Parents of students at a small Minneapolis private school are demanding the director resign after she led a field trip to a shop that sells sex toys and adult novelties.

“We are not happy with what happened,” said Steve Strawmatt, who has already removed his 10-year-old son from the school.

Strawmatt issued a statement on behalf of about nine sets of parents of kids at Gaia Democratic School who are outraged that director Starri Hedges took about a dozen middle- and high-school-age students to the Smitten Kitten late last week as part of a sex education course.

Meanwhile, parent Lynn Floyd filed a complaint with Minneapolis police accusing Hedges of exposing children to pornographic material. The police report recommends further investigation.

“I want her done and out, and that school closed,” Floyd said Thursday. “I want her away from children,” he continued. “It’s borderline predation.”

Hedges did not return calls seeking comment, but the school posted a statement on its website defending its leader.

“Gaia Democratic School’s board of directors stands behind the premise of the field trip,” the statement said. “We view it as a legitimate learning experience that relates directly to topics covered during our yearlong Sexual Health class.”

Strawmatt and other parents say they are angered that Hedges took students to the shop without notification or approval and then defended the field trip in public. The statement says her actions and defense of the field trip “demonstrate extremely poor judgment and dereliction of responsibility.”

Floyd said all the Gaia parents should pull their children out of the school. “Every sane individual I’ve spoken to about this, they’re struggling to wrap their minds around it,” he said.

Gaia rents space in a Unitarian church on Mount Curve Avenue. The school has between 25 and 45 K-12 students and an annual budget of about $105,000, according to IRS records. The school has a motto promising academic freedom, youth empowerment and democratic education.

School board members said in their statement that the ongoing discussions in the sex education class prepared students for their visit to the Smitten Kitten. School officials said students were not required to attend the field trip.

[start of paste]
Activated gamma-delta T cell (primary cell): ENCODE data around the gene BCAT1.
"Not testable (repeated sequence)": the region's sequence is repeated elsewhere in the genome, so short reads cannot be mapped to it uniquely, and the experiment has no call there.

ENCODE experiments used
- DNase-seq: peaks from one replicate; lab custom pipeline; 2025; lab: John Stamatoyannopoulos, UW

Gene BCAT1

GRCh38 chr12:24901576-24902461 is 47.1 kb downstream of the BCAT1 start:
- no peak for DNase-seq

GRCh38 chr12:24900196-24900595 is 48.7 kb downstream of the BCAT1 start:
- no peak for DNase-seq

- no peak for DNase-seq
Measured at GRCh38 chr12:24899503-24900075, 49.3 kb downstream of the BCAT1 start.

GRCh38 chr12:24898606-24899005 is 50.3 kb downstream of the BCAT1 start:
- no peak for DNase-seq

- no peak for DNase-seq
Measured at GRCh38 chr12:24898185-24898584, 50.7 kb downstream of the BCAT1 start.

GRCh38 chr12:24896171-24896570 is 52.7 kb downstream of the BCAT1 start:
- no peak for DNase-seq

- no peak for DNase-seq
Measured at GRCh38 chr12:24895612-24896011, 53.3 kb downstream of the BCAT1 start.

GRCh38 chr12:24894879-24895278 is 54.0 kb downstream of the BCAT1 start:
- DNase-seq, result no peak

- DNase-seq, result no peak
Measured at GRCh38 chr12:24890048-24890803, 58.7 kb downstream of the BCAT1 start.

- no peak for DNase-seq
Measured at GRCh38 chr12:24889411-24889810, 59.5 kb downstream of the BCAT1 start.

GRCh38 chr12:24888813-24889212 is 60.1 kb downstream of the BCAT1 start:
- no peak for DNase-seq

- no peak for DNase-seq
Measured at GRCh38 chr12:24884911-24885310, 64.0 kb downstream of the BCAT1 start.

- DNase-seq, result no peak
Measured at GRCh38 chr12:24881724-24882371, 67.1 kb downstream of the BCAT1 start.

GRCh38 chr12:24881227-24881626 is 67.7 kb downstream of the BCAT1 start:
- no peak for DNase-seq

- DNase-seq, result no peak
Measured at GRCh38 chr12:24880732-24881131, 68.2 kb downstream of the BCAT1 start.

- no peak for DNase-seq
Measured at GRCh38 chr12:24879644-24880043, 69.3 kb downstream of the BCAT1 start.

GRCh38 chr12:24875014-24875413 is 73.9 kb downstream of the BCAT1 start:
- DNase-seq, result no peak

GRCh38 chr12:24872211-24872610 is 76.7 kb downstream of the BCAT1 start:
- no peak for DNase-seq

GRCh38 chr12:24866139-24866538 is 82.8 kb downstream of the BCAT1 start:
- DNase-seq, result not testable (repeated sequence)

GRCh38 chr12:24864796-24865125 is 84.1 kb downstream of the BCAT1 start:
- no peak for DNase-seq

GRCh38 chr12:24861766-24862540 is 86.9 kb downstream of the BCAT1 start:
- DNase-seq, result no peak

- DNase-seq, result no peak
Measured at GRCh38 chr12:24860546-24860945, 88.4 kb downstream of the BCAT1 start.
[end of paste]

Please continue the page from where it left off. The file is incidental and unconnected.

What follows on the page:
Along with selling sex toys, condoms, leather products and DVDs, the store offers workshops similar to one the students took part in. During the field trip, some students purchased condoms, parents said.

Strawmatt’s son did not attend the field trip, but he said the fact they made the trip — and without parental notification — shows poor judgment.

Parents from nine families met Thursday night, intensifying their criticism after the statement by the board defending Hedges. It was the second such meeting in less than a week.

“We do not believe the Gaia Democratic School can continue, nor should continue, under Ms. Hedges’ leadership and strongly urge them to find a replacement,” a statement read.

Because Gaia is a private school, the Minnesota Department of Education has no authority in the matter.

After the field trip, Smitten Kitten was cited by Minneapolis city inspectors. The inspectors found that the store had sexually explicit materials within view of minors and did not isolate the materials in a separate section of the shop.

The store was ordered to fix the problems, but no fines or other penalties were issued.

Smitten Kitten’s owner, Jennifer Pritchett, said in an e-mail Monday that she considers Smitten Kitten to be “an educational resource about sex and sexuality. … We leave it up to the discretion of parents and guardians as to when, if, and in what capacity they seek resources from our educators.”